About 500 Santa Ana tenants who have refused to pay rent until their landlords make needed improvements at their dilapidated dwellings picketed on Saturday at the homes of two apartment owners, drawing the wrath of at least one neighbor in the process.
The protesters, mostly Mexican nationals, first showed up aboard five school buses at the home of Richard Zanelli in Westminster. Zanelli, who owns about 140 apartments in Santa Ana, was not home, but the marchers, many with children in tow, paraded around the block-long cul-de-sac anyway.
They carried placards, chanted and passed out literature to Zanelli's neighbors, asking their support in trying to persuade Zanelli to make repairs at their apartments.
Ten minutes into the demonstration, an angry neighbor, Gordon Lawrence, emerged from his home and began to lash out at the rent protesters with a barrage of profanity and racial slurs. Lawrence picked up a water hose and complained to a police officer that the protesters could not use the sidewalk in front of his house.
Nativo Lopez, the organizer of the rent strike since its inception about five months ago, told the tenants not to fight with Lawrence or anyone else who taunted them.
"We didn't come here to fight, but to win over the good people. He (Lawrence) is a racist. But remember he is not the enemy . . . the enemy is Zanelli," Lopez cautioned the protesters.
The rent strike--under the auspices of Hermandad Mexicana Nacional, an immigrants' rights organization that Lopez heads--has grown to include 500 tenants who are refusing to pay their rents until conditions at their apartments are improved. Such militancy is unusual, if not unprecedented, among illegal residents.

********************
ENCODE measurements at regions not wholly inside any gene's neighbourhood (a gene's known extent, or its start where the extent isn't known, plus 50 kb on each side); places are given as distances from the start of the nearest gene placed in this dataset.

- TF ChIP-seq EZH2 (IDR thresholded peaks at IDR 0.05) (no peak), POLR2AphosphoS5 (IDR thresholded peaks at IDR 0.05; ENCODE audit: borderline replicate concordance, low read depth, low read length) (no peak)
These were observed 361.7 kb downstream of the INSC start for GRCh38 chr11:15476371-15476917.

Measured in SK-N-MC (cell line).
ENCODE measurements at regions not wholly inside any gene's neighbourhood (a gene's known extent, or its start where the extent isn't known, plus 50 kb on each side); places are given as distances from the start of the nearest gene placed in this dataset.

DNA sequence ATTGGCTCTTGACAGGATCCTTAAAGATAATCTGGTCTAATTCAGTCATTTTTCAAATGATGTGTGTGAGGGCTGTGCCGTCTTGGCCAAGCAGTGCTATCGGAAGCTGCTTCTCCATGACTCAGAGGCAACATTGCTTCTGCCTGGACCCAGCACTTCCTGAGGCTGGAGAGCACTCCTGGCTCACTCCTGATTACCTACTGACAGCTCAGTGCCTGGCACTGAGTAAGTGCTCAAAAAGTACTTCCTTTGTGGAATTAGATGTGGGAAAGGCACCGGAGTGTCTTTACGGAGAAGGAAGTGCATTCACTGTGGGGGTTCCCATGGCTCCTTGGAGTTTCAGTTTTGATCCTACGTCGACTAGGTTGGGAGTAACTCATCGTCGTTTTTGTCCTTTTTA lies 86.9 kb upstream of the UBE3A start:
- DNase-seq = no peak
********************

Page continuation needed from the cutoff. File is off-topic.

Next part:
When the five buses arrived at the home of Pablo Sarabia in Santa Ana, the protesters were met by a counter-demonstration. Sarabia, who owns apartments at 829 S. Standard Ave., had gathered about 25 Salvadoran and Mexican tenants in his front yard to verbally counter the protesters.
"Will Lopez clean your toilets?" and "Lopez tricks our own brothers" read some of the signs Sarabia's supporters carried. The two groups taunted each other.
Sarabia, who called the strikers "stupid" for protesting against him, carried a large tape player and tried to drown out the protesters' chants with Mexican music.
"These people don't know what they're doing. They're stupid," he said. "These others (the tenants supporting him) love me."
Lopez said the tenants, who call themselves "Families for Fairness," picketed the neighborhoods to help "educate the neighbors" about their problems.